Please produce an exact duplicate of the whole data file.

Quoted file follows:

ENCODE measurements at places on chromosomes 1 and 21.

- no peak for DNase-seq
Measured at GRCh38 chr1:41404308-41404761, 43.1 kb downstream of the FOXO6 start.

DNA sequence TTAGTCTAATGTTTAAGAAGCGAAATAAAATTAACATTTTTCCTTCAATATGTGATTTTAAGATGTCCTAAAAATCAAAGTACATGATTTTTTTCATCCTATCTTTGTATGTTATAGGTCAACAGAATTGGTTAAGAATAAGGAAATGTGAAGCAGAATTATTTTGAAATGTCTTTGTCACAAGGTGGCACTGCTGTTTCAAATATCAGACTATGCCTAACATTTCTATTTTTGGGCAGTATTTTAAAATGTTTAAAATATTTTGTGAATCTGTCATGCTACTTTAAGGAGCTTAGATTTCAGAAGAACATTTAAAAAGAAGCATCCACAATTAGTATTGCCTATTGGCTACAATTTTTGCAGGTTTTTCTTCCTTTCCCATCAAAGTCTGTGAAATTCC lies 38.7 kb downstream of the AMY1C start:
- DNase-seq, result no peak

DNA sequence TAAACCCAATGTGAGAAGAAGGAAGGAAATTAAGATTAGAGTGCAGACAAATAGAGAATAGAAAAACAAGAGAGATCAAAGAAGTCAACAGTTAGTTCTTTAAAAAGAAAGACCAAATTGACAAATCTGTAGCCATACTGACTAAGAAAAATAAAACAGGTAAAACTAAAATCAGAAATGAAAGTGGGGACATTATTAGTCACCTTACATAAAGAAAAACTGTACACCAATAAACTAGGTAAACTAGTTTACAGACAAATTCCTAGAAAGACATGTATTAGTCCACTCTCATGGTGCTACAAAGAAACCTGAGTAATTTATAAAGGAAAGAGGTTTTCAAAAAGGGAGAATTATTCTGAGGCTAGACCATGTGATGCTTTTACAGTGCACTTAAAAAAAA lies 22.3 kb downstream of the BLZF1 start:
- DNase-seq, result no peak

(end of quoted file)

ENCODE measurements at places on chromosomes 1 and 21.

- no peak for DNase-seq
Measured at GRCh38 chr1:41404308-41404761, 43.1 kb downstream of the FOXO6 start.

DNA sequence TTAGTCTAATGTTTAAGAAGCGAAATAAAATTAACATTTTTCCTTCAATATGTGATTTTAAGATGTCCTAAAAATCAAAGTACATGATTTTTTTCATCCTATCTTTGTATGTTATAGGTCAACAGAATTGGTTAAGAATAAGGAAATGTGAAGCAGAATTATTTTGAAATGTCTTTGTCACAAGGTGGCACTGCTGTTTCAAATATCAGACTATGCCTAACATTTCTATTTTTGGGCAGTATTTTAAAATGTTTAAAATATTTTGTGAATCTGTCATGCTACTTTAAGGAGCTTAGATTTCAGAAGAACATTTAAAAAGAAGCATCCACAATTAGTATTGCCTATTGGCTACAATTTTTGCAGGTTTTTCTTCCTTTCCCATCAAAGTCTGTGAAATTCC lies 38.7 kb downstream of the AMY1C start:
- DNase-seq, result no peak

DNA sequence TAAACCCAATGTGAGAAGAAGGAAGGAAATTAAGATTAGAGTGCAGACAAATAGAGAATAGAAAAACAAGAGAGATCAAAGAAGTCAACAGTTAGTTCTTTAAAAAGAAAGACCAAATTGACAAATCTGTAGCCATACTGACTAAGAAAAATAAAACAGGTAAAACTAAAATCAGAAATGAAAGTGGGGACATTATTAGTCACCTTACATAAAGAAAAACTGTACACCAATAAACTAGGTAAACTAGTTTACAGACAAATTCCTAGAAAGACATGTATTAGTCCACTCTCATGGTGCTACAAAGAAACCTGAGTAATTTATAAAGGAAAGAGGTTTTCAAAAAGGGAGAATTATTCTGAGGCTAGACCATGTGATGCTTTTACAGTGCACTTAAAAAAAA lies 22.3 kb downstream of the BLZF1 start:
- DNase-seq, result no peak